The oldest historical place in the world

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The oldest historical place in the world

1. Ggantija, Malta (around 3700 BC)

The temples of Ġgantija are located on the edge of the Xagħra plateau, facing southeast. This large stone structure consists of two temples and an incomplete temple, only the facade of which was built before it was abandoned. Like the southern Menagedra, it faces the sunrise of the equinoxes, made side by side and enclosed in a boundary wall. The southern part is more significant and older, dating back to around 3600 BC. It is also better preserved. The plan of the temple consists of five large apses, in which traces of plaster that once covered the irregular wall between the blocks can be seen.

2. Knap of Howar, Scotland (around 3700 BC)

Hoar Hill is a Neolithic site on Papa Westri Island in Orkney, Scotland. This name means “hill of hills” or “great rampart”. The building preserved in this place is considered the oldest stone house in Northern Europe and dates back to 3700-3500 BC. This building, which is one of the first man-made structures, consists of two rectangular buildings facing the sea. One of the buildings was used as a family residence and the second as a workshop and storage space.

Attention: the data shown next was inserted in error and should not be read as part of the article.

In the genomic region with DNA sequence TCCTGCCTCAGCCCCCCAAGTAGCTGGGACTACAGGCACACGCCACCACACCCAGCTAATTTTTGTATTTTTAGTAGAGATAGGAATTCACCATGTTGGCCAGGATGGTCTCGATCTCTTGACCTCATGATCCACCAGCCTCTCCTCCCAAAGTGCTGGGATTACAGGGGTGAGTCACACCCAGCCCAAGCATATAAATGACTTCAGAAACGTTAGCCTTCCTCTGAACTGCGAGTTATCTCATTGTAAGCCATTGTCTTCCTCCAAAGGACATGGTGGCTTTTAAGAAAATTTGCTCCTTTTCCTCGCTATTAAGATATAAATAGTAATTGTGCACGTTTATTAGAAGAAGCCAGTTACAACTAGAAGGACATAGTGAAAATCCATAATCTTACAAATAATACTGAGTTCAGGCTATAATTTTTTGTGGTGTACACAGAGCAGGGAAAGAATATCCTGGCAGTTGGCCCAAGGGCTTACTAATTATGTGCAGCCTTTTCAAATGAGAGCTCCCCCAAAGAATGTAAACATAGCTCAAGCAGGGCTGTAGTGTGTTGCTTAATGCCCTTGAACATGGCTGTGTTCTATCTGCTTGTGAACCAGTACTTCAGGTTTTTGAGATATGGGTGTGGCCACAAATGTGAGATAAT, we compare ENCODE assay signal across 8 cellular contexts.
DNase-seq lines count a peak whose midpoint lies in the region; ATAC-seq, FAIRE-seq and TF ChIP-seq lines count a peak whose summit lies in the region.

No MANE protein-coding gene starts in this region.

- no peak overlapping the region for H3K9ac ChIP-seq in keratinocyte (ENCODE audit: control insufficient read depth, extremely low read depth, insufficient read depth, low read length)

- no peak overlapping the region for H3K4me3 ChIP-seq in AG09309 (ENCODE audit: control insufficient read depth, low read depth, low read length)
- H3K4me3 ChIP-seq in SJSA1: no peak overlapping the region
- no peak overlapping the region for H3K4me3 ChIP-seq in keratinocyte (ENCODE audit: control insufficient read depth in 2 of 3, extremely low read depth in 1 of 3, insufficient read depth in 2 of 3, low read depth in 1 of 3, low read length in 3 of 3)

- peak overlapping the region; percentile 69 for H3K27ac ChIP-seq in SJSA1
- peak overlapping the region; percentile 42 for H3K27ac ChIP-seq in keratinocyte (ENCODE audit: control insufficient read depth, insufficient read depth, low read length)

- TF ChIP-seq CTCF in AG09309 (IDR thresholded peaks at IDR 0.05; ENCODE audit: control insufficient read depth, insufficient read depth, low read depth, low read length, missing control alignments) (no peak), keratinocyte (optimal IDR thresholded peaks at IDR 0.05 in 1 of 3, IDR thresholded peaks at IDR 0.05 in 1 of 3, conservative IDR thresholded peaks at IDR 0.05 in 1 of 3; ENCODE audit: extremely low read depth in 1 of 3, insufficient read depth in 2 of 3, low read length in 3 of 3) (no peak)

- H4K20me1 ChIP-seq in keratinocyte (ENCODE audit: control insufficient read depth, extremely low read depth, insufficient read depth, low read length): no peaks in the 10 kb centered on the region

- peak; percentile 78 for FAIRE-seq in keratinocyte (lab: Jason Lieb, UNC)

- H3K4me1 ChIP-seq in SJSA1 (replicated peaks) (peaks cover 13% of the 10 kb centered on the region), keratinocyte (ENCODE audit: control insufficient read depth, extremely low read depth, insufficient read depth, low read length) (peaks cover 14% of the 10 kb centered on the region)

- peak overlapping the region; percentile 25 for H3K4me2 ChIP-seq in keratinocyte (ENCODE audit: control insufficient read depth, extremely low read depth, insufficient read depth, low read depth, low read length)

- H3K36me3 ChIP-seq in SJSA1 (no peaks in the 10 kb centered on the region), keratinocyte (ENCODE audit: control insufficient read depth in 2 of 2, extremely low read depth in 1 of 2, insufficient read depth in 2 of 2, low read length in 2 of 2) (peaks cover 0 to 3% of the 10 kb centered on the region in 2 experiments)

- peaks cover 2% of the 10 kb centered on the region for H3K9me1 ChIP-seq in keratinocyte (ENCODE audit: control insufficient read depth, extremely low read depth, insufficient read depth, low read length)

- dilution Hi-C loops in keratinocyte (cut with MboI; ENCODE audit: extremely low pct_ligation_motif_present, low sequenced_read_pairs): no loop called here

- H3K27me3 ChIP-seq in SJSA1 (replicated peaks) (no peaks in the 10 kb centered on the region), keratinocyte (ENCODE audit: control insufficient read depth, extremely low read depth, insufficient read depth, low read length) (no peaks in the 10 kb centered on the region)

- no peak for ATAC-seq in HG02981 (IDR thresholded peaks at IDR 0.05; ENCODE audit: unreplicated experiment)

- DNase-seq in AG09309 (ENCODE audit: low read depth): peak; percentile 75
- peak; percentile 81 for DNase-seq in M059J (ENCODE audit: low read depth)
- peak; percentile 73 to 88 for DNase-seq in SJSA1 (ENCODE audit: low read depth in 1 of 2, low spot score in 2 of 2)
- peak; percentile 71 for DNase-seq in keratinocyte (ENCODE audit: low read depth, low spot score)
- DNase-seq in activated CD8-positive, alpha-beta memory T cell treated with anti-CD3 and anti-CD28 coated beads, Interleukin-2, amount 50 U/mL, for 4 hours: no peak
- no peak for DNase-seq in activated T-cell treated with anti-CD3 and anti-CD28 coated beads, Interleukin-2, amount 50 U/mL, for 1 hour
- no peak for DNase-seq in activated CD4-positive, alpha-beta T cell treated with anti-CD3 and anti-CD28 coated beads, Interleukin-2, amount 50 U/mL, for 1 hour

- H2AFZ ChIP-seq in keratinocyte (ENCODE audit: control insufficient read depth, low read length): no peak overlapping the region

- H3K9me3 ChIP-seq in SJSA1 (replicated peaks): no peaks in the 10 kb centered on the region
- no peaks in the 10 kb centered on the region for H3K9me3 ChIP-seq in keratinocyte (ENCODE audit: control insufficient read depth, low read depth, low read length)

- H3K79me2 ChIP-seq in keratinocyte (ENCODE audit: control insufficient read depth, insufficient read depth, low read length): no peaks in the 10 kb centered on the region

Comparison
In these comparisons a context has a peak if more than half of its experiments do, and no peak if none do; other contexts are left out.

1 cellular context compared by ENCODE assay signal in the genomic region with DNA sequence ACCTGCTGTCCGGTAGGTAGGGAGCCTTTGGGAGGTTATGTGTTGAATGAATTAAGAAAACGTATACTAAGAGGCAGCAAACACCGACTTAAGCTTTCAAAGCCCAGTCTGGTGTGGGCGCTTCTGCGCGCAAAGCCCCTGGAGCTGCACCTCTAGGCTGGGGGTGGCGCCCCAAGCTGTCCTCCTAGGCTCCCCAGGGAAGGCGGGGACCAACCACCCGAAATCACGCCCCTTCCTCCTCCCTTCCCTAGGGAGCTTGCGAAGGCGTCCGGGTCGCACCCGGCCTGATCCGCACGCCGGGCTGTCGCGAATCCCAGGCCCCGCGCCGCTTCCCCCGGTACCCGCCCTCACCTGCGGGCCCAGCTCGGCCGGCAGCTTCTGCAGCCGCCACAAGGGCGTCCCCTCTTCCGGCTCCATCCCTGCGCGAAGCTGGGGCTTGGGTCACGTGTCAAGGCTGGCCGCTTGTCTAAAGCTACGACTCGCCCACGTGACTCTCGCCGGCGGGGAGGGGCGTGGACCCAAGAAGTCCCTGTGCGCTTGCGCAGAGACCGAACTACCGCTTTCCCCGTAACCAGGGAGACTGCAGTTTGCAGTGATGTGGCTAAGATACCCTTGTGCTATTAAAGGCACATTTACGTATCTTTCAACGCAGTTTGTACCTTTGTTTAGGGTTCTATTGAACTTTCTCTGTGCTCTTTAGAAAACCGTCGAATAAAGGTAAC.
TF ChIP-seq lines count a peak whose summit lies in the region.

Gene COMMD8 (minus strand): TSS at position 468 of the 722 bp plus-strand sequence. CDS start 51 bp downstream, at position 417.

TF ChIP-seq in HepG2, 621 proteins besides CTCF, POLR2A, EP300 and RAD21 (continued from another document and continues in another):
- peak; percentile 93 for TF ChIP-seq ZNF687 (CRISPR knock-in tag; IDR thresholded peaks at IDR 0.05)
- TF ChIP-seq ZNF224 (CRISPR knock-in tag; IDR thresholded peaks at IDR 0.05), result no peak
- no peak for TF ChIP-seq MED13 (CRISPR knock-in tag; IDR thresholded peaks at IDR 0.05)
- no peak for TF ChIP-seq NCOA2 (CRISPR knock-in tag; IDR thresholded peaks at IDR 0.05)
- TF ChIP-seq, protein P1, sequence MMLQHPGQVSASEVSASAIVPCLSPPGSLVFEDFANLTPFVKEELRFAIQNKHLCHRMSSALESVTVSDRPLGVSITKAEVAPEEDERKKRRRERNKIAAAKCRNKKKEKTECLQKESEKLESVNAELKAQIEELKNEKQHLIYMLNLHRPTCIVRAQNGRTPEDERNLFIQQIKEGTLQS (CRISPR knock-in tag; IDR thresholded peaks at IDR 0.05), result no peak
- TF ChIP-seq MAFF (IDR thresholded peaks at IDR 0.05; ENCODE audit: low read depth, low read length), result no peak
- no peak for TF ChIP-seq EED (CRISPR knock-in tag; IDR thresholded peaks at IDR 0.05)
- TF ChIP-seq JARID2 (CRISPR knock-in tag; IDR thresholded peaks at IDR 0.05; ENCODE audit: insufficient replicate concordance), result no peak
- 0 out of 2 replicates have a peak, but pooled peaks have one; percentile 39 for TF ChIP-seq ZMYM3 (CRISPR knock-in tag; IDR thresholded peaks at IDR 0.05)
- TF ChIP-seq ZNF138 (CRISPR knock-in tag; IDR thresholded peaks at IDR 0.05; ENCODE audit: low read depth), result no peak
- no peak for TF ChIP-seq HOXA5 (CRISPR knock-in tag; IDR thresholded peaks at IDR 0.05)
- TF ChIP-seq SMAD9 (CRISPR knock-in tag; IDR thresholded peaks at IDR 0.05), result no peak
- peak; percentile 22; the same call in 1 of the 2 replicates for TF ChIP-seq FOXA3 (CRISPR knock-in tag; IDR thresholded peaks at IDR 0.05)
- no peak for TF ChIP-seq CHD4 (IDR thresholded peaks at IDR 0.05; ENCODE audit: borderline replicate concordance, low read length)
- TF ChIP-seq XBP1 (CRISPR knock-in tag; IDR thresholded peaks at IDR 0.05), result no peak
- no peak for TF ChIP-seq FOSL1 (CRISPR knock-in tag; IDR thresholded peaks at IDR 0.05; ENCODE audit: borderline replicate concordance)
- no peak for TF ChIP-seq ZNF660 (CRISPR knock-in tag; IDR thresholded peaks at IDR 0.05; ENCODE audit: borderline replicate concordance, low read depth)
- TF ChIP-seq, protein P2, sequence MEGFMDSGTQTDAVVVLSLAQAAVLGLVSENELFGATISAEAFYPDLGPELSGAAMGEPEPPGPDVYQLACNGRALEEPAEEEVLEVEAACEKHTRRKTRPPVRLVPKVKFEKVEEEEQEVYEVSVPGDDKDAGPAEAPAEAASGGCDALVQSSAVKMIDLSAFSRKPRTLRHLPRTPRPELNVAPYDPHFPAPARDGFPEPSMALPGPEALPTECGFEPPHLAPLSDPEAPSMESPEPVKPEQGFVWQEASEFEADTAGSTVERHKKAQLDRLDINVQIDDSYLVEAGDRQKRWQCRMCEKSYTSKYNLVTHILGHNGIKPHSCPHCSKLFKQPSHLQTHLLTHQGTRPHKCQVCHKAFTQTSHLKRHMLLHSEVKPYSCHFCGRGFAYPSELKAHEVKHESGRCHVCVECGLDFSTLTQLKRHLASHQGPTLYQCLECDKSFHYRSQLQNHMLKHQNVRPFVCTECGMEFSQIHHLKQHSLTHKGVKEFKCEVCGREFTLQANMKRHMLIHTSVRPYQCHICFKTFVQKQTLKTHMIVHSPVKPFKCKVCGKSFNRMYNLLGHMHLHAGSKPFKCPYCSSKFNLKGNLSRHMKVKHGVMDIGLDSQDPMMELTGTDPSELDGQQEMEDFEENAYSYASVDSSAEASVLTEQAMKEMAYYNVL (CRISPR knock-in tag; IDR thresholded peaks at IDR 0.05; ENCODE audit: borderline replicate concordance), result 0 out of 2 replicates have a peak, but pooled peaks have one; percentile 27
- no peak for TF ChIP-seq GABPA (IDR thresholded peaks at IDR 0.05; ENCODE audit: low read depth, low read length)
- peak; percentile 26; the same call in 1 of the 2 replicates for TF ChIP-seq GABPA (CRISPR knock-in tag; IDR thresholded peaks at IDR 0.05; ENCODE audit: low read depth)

The Old Norse name for the western island Papay Meiri means “Great Island of the Papas”. Poppars were legendary Irish or Scottish monks mentioned in Norse legends. After leaving Iceland, they settled in the North Orkney Islands. Since the paparazzi sources date back to the 12th century AD and the site was built much earlier than that, the paparazzi may have originally been pagan priests who later became Christians in legend.

However, it is unlikely that Christian monks were the first builders and inhabitants of the Hvar Ridge. Instead, fairly conclusive evidence suggests that its first inhabitants were a Neolithic Orcadian farming family. According to the remains, the people there kept cattle, sheep and possibly pigs, cultivated the land to produce barley and wheat, and fished for food.